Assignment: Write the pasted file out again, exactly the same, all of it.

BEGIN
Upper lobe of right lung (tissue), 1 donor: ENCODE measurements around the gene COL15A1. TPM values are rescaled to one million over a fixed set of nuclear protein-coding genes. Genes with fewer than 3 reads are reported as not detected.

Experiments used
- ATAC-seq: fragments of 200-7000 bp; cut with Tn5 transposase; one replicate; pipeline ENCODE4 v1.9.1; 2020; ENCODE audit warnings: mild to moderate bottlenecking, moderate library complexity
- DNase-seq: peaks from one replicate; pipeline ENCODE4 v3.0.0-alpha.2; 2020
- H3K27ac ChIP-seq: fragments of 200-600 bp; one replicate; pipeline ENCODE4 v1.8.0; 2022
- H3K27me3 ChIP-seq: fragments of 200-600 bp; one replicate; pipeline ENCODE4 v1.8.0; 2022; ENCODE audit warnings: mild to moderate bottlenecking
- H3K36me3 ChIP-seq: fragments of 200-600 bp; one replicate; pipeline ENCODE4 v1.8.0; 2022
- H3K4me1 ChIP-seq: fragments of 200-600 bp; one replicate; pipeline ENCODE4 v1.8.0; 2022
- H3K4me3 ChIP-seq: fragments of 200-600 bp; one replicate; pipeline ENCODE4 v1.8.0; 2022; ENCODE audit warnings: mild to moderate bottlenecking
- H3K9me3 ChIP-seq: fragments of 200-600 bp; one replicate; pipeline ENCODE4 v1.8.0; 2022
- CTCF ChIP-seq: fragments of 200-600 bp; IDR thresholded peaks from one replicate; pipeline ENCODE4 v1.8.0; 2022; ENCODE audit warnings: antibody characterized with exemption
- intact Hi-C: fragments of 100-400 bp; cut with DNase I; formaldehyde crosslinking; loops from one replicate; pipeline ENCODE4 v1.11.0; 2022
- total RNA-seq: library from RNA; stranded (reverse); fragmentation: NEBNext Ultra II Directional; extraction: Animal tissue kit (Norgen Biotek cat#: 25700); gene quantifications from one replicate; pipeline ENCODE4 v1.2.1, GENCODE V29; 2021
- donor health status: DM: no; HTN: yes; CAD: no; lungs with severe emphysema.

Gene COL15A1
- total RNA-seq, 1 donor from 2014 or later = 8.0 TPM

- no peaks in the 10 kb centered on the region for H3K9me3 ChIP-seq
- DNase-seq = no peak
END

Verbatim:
Upper lobe of right lung (tissue), 1 donor: ENCODE measurements around the gene COL15A1. TPM values are rescaled to one million over a fixed set of nuclear protein-coding genes. Genes with fewer than 3 reads are reported as not detected.

Experiments used
- ATAC-seq: fragments of 200-7000 bp; cut with Tn5 transposase; one replicate; pipeline ENCODE4 v1.9.1; 2020; ENCODE audit warnings: mild to moderate bottlenecking, moderate library complexity
- DNase-seq: peaks from one replicate; pipeline ENCODE4 v3.0.0-alpha.2; 2020
- H3K27ac ChIP-seq: fragments of 200-600 bp; one replicate; pipeline ENCODE4 v1.8.0; 2022
- H3K27me3 ChIP-seq: fragments of 200-600 bp; one replicate; pipeline ENCODE4 v1.8.0; 2022; ENCODE audit warnings: mild to moderate bottlenecking
- H3K36me3 ChIP-seq: fragments of 200-600 bp; one replicate; pipeline ENCODE4 v1.8.0; 2022
- H3K4me1 ChIP-seq: fragments of 200-600 bp; one replicate; pipeline ENCODE4 v1.8.0; 2022
- H3K4me3 ChIP-seq: fragments of 200-600 bp; one replicate; pipeline ENCODE4 v1.8.0; 2022; ENCODE audit warnings: mild to moderate bottlenecking
- H3K9me3 ChIP-seq: fragments of 200-600 bp; one replicate; pipeline ENCODE4 v1.8.0; 2022
- CTCF ChIP-seq: fragments of 200-600 bp; IDR thresholded peaks from one replicate; pipeline ENCODE4 v1.8.0; 2022; ENCODE audit warnings: antibody characterized with exemption
- intact Hi-C: fragments of 100-400 bp; cut with DNase I; formaldehyde crosslinking; loops from one replicate; pipeline ENCODE4 v1.11.0; 2022
- total RNA-seq: library from RNA; stranded (reverse); fragmentation: NEBNext Ultra II Directional; extraction: Animal tissue kit (Norgen Biotek cat#: 25700); gene quantifications from one replicate; pipeline ENCODE4 v1.2.1, GENCODE V29; 2021
- donor health status: DM: no; HTN: yes; CAD: no; lungs with severe emphysema.

Gene COL15A1
- total RNA-seq, 1 donor from 2014 or later = 8.0 TPM

- no peaks in the 10 kb centered on the region for H3K9me3 ChIP-seq
- DNase-seq = no peak